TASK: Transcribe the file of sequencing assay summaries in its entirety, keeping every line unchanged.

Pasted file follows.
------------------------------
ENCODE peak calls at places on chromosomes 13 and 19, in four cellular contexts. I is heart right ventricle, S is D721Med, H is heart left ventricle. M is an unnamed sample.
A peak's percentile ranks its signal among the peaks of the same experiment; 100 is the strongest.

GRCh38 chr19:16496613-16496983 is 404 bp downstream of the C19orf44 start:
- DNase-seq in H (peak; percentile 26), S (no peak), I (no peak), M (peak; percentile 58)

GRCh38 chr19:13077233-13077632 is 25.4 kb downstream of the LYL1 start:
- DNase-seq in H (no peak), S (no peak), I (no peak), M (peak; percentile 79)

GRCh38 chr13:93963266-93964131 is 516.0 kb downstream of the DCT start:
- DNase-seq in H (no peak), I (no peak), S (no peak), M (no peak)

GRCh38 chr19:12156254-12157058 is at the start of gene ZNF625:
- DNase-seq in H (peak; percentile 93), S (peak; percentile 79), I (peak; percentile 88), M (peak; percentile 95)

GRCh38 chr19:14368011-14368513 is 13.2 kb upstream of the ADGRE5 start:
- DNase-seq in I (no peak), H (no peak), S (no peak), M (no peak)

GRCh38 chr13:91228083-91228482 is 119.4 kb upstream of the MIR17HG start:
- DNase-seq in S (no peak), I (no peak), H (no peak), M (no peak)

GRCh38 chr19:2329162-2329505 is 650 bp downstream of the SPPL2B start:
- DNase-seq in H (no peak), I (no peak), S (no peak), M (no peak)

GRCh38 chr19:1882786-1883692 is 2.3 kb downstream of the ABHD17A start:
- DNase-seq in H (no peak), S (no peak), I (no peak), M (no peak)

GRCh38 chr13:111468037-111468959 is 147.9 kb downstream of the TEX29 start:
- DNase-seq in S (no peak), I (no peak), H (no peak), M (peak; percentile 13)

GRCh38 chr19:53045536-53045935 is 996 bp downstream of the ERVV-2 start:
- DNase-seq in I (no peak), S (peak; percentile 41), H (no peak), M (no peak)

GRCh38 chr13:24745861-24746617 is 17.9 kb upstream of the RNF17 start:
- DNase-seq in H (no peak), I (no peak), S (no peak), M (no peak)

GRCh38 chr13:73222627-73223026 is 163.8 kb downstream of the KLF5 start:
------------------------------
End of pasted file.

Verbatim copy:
ENCODE peak calls at places on chromosomes 13 and 19, in four cellular contexts. I is heart right ventricle, S is D721Med, H is heart left ventricle. M is an unnamed sample.
A peak's percentile ranks its signal among the peaks of the same experiment; 100 is the strongest.

GRCh38 chr19:16496613-16496983 is 404 bp downstream of the C19orf44 start:
- DNase-seq in H (peak; percentile 26), S (no peak), I (no peak), M (peak; percentile 58)

GRCh38 chr19:13077233-13077632 is 25.4 kb downstream of the LYL1 start:
- DNase-seq in H (no peak), S (no peak), I (no peak), M (peak; percentile 79)

GRCh38 chr13:93963266-93964131 is 516.0 kb downstream of the DCT start:
- DNase-seq in H (no peak), I (no peak), S (no peak), M (no peak)

GRCh38 chr19:12156254-12157058 is at the start of gene ZNF625:
- DNase-seq in H (peak; percentile 93), S (peak; percentile 79), I (peak; percentile 88), M (peak; percentile 95)

GRCh38 chr19:14368011-14368513 is 13.2 kb upstream of the ADGRE5 start:
- DNase-seq in I (no peak), H (no peak), S (no peak), M (no peak)

GRCh38 chr13:91228083-91228482 is 119.4 kb upstream of the MIR17HG start:
- DNase-seq in S (no peak), I (no peak), H (no peak), M (no peak)

GRCh38 chr19:2329162-2329505 is 650 bp downstream of the SPPL2B start:
- DNase-seq in H (no peak), I (no peak), S (no peak), M (no peak)

GRCh38 chr19:1882786-1883692 is 2.3 kb downstream of the ABHD17A start:
- DNase-seq in H (no peak), S (no peak), I (no peak), M (no peak)

GRCh38 chr13:111468037-111468959 is 147.9 kb downstream of the TEX29 start:
- DNase-seq in S (no peak), I (no peak), H (no peak), M (peak; percentile 13)

GRCh38 chr19:53045536-53045935 is 996 bp downstream of the ERVV-2 start:
- DNase-seq in I (no peak), S (peak; percentile 41), H (no peak), M (no peak)

GRCh38 chr13:24745861-24746617 is 17.9 kb upstream of the RNF17 start:
- DNase-seq in H (no peak), I (no peak), S (no peak), M (no peak)

GRCh38 chr13:73222627-73223026 is 163.8 kb downstream of the KLF5 start: